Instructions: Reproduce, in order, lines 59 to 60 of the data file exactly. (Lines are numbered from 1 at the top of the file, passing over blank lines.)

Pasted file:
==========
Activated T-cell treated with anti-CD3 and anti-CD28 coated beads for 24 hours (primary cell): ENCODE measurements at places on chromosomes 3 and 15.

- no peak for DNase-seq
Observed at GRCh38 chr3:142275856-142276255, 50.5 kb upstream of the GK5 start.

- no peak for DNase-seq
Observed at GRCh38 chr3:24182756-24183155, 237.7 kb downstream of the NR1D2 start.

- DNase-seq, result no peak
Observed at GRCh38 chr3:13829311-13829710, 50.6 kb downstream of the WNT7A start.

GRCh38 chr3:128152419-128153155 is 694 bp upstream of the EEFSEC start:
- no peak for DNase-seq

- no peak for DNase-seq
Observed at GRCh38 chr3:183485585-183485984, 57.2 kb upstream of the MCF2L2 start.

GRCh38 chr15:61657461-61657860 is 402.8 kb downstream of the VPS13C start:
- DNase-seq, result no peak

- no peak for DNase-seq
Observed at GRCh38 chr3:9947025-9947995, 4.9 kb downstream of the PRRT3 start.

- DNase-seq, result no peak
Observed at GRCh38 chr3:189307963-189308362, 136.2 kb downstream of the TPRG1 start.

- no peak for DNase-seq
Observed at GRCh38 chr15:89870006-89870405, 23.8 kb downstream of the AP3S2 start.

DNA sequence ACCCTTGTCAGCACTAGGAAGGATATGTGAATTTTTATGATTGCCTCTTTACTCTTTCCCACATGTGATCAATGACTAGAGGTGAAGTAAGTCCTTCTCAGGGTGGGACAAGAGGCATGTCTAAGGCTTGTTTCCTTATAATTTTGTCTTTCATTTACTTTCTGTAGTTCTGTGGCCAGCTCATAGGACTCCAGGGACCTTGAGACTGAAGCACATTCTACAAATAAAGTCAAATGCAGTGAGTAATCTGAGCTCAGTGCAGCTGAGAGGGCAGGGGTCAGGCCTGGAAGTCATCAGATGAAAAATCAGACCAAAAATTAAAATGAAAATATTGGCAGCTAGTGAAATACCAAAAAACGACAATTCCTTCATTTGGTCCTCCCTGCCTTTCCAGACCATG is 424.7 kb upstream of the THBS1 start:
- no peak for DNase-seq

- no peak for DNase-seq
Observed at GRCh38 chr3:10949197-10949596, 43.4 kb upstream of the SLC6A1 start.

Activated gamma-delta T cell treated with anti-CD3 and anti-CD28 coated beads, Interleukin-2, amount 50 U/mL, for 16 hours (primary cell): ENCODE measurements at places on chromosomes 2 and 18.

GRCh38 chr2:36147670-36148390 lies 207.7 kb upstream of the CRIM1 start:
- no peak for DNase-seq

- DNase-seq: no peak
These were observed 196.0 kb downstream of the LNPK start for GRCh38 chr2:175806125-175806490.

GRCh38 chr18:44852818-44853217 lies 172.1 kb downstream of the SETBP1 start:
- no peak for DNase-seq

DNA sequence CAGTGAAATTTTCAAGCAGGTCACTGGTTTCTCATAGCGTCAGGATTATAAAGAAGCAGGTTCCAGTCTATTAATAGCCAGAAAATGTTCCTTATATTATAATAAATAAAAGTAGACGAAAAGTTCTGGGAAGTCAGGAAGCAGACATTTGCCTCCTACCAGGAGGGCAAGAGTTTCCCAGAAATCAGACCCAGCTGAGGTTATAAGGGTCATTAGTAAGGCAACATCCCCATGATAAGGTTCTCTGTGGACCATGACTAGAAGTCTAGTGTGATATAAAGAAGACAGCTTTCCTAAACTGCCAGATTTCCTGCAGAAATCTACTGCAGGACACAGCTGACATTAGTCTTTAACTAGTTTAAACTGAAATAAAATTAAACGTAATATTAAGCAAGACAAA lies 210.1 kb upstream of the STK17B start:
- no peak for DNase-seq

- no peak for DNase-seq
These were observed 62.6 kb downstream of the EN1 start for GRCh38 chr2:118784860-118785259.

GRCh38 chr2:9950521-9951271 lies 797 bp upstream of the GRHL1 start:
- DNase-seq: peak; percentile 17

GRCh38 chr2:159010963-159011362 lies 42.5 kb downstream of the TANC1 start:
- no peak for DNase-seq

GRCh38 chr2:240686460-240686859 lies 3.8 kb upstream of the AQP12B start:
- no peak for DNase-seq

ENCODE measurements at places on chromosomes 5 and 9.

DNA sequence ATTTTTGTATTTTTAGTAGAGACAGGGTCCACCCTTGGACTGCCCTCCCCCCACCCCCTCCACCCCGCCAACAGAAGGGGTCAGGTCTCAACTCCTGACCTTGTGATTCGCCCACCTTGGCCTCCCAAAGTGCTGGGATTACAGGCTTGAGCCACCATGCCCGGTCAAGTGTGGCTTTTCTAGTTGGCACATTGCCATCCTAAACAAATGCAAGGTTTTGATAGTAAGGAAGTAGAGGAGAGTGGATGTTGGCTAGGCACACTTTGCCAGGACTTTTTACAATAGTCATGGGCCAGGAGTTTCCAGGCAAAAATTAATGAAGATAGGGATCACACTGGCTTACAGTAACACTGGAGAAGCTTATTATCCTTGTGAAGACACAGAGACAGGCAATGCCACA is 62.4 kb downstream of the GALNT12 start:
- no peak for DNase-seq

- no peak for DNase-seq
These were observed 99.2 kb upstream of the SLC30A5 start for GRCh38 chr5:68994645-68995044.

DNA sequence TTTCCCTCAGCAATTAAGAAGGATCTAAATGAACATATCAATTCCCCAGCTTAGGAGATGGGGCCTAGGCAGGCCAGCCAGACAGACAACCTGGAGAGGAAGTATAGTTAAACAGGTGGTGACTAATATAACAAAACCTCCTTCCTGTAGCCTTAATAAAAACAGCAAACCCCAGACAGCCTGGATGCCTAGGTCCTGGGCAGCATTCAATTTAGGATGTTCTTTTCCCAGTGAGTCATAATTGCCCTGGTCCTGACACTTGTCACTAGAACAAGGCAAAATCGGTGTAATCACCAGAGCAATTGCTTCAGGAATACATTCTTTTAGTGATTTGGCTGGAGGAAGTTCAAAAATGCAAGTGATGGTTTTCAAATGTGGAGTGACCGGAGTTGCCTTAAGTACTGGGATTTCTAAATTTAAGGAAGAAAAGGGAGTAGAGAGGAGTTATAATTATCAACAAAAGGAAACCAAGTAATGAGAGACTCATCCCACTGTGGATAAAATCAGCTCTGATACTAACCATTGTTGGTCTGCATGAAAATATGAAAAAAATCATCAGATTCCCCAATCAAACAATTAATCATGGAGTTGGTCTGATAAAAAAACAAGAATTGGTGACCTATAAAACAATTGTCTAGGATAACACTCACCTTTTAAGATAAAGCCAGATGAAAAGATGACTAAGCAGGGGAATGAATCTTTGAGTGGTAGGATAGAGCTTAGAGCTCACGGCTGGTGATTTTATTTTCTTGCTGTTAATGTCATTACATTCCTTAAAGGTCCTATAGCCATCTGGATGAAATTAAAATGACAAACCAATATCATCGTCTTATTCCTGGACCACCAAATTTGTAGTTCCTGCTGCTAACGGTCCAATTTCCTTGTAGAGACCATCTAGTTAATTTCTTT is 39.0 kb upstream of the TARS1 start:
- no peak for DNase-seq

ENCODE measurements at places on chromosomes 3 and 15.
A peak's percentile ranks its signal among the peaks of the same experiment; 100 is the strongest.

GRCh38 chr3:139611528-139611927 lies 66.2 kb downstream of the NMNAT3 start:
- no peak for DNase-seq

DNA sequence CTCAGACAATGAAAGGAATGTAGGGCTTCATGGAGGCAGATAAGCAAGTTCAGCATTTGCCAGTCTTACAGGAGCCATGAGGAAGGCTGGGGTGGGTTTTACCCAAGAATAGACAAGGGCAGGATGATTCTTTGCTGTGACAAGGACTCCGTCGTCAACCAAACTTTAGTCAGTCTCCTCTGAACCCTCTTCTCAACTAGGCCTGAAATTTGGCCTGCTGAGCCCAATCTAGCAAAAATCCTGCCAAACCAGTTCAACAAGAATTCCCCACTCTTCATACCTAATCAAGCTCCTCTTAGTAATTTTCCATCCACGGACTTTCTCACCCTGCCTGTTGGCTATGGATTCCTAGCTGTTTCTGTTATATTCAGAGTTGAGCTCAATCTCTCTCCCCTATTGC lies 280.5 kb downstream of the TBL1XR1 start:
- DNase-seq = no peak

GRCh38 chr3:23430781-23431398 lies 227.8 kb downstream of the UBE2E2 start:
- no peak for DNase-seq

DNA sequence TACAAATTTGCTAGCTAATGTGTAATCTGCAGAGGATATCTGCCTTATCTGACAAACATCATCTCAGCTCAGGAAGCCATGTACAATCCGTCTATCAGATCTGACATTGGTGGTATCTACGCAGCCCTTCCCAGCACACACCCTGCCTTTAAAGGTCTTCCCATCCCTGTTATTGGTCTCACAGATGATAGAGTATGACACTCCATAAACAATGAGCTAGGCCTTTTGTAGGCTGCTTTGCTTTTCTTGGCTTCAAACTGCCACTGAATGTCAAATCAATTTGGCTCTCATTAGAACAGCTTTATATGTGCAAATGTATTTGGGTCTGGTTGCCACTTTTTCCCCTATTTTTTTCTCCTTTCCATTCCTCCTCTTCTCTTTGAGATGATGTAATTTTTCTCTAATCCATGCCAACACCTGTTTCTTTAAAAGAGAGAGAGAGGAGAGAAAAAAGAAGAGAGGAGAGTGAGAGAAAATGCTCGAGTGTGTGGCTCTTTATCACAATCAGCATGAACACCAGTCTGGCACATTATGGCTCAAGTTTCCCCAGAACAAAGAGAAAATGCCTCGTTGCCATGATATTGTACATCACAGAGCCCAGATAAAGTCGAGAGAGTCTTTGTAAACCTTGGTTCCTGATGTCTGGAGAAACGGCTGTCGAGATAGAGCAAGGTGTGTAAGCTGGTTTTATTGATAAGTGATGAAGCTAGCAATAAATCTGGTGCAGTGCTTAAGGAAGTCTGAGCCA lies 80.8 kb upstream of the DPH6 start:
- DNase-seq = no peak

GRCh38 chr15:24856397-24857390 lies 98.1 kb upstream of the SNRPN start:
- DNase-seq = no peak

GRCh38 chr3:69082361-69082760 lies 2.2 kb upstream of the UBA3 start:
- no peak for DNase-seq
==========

- DNase-seq = no peak

GRCh38 chr3:69082361-69082760 lies 2.2 kb upstream of the UBA3 start: